In this chapter, I argue that the activism of Muslims in France is complex and diverse and illustrates the equally diverse politics and life experiences of these Muslims. For all the disagreement among French activists who are Muslim, they are united in their opposition to an elite frame of failed citizenship and their efforts to project a new image of French Muslims that is thoroughly French. In this sense, we cannot understand French Muslim activism without considering French elites, particularly the government, and their role in shaping Muslim identity in France.
Despite its somewhat old-fashioned, functionalist air, “integration” is still the most popular way of conceptualizing the developing relationship between old European…
Despite its somewhat old-fashioned, functionalist air, “integration” is still the most popular way of conceptualizing the developing relationship between old European nation-states and their growing non-European, “ethnic” immigrant populations. It is also widely used to frame the advocacy of political means for dealing with the consequences of immigration in the post-World War II period. Many similar, difficult-to-define concepts can be used to describe the process of social change that occurs when immigrants are “integrated” into their new host society. But none occurs with the frequency or all-encompassing scope of the idea of integration across such a broad range of West European countries. This fact continues to decisively structure policy research and policy debate on these subjects in Europe.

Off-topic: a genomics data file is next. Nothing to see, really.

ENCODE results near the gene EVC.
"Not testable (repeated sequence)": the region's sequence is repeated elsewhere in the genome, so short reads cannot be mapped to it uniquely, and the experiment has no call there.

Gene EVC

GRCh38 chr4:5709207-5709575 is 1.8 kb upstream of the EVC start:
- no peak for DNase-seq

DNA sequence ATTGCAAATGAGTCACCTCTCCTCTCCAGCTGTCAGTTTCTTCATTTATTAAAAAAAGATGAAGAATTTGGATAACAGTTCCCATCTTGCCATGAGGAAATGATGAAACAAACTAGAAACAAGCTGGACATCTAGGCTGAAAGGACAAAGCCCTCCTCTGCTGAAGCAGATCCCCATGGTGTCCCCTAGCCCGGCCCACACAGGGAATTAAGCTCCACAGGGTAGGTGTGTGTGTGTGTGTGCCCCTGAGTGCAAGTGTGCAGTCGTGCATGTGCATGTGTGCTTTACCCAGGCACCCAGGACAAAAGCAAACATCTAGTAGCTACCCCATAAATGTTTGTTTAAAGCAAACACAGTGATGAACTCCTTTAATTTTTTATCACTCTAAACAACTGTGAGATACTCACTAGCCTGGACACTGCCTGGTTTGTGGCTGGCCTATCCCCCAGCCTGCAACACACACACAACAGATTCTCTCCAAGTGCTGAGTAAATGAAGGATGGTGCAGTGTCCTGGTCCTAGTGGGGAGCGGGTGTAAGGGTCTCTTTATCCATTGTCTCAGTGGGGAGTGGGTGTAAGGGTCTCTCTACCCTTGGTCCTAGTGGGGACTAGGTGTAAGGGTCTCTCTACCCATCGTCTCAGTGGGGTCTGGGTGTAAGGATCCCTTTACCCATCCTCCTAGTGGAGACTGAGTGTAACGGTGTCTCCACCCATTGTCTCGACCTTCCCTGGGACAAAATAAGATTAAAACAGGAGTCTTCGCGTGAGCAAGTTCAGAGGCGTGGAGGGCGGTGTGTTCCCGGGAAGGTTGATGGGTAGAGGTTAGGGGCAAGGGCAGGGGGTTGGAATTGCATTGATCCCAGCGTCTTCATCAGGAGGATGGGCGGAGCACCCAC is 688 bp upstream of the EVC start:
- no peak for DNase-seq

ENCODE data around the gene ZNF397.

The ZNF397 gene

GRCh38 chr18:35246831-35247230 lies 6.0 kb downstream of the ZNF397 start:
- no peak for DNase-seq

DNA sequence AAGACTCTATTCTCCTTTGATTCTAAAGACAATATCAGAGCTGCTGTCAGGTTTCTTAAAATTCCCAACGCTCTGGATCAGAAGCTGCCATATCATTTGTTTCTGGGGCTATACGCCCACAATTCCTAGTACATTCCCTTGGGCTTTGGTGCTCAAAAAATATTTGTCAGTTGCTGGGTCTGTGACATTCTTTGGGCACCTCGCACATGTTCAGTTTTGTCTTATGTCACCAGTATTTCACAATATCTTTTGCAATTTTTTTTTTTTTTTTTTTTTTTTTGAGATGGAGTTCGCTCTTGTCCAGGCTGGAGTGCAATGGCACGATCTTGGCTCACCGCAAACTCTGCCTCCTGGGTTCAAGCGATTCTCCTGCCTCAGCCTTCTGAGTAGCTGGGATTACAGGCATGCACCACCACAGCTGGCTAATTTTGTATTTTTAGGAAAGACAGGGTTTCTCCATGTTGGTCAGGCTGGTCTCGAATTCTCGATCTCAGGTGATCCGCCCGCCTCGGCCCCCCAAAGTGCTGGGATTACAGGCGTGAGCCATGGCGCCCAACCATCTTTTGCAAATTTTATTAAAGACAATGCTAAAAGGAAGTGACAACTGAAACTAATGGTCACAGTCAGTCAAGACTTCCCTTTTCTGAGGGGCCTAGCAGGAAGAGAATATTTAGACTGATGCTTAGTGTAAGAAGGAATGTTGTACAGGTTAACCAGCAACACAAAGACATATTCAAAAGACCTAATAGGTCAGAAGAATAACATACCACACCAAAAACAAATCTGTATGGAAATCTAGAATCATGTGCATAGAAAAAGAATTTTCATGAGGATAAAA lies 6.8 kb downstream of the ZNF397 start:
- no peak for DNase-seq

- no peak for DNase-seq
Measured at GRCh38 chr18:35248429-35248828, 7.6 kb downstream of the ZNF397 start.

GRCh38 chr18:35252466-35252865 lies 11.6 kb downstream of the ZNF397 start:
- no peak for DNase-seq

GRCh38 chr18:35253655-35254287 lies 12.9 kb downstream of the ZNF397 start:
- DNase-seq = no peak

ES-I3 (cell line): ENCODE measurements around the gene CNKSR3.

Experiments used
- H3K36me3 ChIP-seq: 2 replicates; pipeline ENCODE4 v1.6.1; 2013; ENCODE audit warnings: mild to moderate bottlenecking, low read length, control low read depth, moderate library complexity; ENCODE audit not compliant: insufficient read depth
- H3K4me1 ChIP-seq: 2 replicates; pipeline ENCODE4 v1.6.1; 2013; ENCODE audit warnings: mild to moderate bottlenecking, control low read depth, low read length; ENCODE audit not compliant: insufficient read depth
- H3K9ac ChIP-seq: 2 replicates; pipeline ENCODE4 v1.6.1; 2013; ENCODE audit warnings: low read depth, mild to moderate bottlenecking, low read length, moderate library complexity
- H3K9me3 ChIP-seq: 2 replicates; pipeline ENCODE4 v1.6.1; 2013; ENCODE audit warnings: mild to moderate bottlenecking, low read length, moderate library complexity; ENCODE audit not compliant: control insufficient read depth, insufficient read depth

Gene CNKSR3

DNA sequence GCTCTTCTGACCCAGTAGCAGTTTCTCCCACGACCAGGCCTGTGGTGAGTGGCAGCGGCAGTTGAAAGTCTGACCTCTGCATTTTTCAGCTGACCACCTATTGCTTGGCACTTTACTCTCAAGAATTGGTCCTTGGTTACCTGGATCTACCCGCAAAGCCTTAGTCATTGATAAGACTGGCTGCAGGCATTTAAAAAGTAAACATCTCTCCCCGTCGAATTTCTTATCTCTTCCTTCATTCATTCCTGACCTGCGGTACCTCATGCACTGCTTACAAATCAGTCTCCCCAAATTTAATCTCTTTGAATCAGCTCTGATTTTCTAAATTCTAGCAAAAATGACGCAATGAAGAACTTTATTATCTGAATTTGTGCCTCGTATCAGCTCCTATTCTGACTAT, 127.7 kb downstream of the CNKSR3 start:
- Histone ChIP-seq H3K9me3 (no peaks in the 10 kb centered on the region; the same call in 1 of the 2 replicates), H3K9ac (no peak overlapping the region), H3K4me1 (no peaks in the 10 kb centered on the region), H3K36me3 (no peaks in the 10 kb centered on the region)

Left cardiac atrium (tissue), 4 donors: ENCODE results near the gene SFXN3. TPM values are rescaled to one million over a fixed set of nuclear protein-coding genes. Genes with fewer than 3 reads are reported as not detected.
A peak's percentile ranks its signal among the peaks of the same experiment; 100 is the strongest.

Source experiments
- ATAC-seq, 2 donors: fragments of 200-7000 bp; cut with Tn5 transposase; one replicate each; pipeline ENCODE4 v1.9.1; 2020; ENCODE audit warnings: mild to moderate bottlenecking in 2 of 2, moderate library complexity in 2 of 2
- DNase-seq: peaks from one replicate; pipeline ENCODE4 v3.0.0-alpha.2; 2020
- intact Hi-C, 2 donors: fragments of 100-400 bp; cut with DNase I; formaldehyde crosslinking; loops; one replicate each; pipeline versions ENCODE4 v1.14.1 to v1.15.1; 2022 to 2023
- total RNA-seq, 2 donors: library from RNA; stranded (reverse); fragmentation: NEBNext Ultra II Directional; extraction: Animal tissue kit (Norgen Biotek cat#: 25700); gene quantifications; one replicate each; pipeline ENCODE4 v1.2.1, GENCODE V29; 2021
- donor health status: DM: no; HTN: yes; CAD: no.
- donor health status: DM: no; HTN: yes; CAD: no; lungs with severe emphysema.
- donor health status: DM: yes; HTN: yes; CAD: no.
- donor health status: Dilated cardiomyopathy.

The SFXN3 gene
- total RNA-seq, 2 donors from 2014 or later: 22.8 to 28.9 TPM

While I do not intend to provide an exhaustive survey of North African emigration to France and the history of banlieue and urban formation in France (see Stovall, 2003)…
While I do not intend to provide an exhaustive survey of North African emigration to France and the history of banlieue and urban formation in France (see Stovall, 2003), I nonetheless provide a brief background related to place and immigrants in order to contextualize how place is invoked, or is not, in second-generation North African immigrant identities. France's relationship with the Maghreb began with the colonization of Algeria in 1830, of Tunisia in 1831, and of Morocco in 1931. Algeria remained in French control until 1962, and Tunisia and Morocco remained in French control until 1956.
The objective of the paper is to shed light on the prima facie divergence of work values of various ethnic minorities in France. The paper aims to evaluate the influence…
The objective of the paper is to shed light on the prima facie divergence of work values of various ethnic minorities in France. The paper aims to evaluate the influence of entrepreneurial capital on labour market values and outcomes for each ethnic minority.
The study uses a French survey rich in attitudinal variables, matched with the French 1999 census of the population. It hinges on the regional variability of entrepreneurial ethnic networks in order to identify the impact of the latter on work values and professional integration of ethnic minorities.
It is shown that the contrasted labour market outcomes and work values of immigrants from North Africa and Southern Europe are, statistically, totally explained away by their different levels of entrepreneurial capital.